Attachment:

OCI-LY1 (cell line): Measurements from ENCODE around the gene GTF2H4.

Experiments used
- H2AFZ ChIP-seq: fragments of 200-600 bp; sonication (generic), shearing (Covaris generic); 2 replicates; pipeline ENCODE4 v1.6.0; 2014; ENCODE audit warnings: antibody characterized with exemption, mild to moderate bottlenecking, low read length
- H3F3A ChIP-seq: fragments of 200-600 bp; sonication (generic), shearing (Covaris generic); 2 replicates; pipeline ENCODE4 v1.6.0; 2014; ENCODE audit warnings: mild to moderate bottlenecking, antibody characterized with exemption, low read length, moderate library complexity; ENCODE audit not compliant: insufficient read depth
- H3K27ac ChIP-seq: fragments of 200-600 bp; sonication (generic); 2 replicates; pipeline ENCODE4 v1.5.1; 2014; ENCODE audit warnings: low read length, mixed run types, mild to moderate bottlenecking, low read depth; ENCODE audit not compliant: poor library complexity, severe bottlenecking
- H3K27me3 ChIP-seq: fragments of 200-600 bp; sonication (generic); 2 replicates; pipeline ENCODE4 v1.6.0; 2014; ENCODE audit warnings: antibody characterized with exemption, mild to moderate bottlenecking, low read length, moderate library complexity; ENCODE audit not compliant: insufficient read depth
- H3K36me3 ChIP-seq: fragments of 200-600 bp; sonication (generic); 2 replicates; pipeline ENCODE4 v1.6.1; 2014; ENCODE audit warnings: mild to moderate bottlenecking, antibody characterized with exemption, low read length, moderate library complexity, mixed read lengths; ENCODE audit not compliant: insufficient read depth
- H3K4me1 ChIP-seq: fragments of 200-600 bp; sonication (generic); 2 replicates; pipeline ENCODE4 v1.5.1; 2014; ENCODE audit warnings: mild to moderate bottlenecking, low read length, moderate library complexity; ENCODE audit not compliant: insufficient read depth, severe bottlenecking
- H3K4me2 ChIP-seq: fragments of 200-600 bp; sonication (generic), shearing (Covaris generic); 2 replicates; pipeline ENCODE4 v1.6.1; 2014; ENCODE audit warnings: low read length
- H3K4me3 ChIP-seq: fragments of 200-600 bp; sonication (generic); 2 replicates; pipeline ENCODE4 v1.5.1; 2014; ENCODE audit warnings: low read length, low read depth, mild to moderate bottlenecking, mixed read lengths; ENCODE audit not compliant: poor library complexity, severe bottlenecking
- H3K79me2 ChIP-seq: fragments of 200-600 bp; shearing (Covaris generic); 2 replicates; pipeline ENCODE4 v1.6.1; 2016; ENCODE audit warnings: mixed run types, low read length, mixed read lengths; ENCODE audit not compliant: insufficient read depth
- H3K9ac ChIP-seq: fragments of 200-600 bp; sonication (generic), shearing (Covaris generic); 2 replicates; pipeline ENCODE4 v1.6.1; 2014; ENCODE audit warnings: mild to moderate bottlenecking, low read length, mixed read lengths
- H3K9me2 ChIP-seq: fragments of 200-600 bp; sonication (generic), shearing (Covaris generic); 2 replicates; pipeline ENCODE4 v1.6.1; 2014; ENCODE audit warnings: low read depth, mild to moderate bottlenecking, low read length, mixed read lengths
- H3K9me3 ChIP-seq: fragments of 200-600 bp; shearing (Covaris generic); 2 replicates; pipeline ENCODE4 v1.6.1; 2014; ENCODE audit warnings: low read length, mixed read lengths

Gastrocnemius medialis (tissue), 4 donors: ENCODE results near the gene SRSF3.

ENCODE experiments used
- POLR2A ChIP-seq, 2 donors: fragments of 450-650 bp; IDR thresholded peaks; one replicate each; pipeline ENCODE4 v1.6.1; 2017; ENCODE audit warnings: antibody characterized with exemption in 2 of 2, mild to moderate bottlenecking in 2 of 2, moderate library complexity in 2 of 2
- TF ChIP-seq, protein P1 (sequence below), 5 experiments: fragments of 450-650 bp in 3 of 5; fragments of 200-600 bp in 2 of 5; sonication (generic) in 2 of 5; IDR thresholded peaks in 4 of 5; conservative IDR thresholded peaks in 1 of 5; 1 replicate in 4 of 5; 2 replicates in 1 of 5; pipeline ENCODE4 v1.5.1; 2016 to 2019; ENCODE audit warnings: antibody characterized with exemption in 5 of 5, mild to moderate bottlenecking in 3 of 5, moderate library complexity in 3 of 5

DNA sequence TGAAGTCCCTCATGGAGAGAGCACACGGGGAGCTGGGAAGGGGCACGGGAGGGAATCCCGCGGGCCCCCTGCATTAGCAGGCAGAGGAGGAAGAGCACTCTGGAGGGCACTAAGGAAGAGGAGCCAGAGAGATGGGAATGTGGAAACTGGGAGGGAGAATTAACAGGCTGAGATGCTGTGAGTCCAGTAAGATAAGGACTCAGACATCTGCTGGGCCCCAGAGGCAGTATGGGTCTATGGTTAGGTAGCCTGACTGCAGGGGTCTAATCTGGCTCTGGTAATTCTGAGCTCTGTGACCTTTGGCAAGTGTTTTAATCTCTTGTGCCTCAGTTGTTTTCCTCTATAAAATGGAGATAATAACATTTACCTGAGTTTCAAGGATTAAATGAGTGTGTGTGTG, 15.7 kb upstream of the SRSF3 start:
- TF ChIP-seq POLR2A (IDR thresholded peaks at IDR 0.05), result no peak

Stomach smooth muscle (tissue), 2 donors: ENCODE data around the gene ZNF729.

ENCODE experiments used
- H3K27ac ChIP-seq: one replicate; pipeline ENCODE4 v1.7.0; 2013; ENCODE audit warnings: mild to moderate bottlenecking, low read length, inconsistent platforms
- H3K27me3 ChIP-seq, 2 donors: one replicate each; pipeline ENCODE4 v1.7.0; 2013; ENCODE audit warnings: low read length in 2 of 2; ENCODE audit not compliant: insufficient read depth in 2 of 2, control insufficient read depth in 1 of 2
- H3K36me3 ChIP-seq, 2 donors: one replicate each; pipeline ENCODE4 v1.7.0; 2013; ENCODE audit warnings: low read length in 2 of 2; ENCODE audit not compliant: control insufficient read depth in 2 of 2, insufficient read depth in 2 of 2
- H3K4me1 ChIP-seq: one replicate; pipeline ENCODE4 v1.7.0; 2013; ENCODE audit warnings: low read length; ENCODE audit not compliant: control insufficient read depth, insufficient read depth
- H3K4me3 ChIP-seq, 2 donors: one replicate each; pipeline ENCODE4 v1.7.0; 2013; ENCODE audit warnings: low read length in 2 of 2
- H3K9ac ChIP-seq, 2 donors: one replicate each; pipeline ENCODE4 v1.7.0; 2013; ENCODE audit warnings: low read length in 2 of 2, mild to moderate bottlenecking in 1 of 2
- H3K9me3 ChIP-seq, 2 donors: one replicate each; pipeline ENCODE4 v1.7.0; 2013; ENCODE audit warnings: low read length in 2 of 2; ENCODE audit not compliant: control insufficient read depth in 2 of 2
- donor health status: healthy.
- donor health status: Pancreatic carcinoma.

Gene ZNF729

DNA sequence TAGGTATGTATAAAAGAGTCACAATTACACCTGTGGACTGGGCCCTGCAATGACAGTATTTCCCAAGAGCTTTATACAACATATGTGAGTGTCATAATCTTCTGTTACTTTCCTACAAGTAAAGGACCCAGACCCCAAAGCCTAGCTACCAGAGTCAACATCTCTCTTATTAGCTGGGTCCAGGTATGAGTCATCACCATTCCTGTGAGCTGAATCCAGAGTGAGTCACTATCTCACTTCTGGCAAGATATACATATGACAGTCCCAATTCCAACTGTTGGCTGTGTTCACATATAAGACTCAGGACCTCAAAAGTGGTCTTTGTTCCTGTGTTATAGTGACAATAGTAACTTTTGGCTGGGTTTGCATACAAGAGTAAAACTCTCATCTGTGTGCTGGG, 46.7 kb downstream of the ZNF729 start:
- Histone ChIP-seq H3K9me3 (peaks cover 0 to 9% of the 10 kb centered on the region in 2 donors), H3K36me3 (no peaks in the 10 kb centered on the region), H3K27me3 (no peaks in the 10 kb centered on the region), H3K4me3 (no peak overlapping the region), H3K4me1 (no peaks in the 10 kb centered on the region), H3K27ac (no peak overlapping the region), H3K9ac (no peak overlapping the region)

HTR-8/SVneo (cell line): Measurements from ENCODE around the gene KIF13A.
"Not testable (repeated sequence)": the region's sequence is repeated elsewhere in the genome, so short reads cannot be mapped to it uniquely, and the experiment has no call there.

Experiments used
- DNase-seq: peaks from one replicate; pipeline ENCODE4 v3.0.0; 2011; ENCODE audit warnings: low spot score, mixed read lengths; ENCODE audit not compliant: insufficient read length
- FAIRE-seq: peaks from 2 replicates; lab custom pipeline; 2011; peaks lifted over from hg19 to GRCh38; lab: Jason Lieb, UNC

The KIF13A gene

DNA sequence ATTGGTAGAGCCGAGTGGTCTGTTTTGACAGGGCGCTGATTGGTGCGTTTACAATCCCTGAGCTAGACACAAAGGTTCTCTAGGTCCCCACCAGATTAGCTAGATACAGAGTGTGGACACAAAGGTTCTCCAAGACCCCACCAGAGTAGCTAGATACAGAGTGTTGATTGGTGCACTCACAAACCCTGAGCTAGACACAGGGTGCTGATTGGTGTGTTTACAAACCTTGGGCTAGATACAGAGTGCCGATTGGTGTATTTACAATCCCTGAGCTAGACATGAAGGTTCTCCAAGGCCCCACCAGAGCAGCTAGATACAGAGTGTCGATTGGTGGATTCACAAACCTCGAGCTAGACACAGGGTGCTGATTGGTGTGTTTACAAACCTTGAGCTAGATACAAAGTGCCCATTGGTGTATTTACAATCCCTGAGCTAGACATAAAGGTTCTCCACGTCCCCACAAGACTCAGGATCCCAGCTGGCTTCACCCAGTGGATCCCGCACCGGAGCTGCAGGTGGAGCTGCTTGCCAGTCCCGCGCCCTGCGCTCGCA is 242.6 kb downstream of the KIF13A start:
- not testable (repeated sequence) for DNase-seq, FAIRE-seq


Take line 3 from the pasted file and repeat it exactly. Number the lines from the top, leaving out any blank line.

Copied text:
- H2AFZ ChIP-seq: fragments of 200-600 bp; sonication (generic), shearing (Covaris generic); 2 replicates; pipeline ENCODE4 v1.6.0; 2014; ENCODE audit warnings: antibody characterized with exemption, mild to moderate bottlenecking, low read length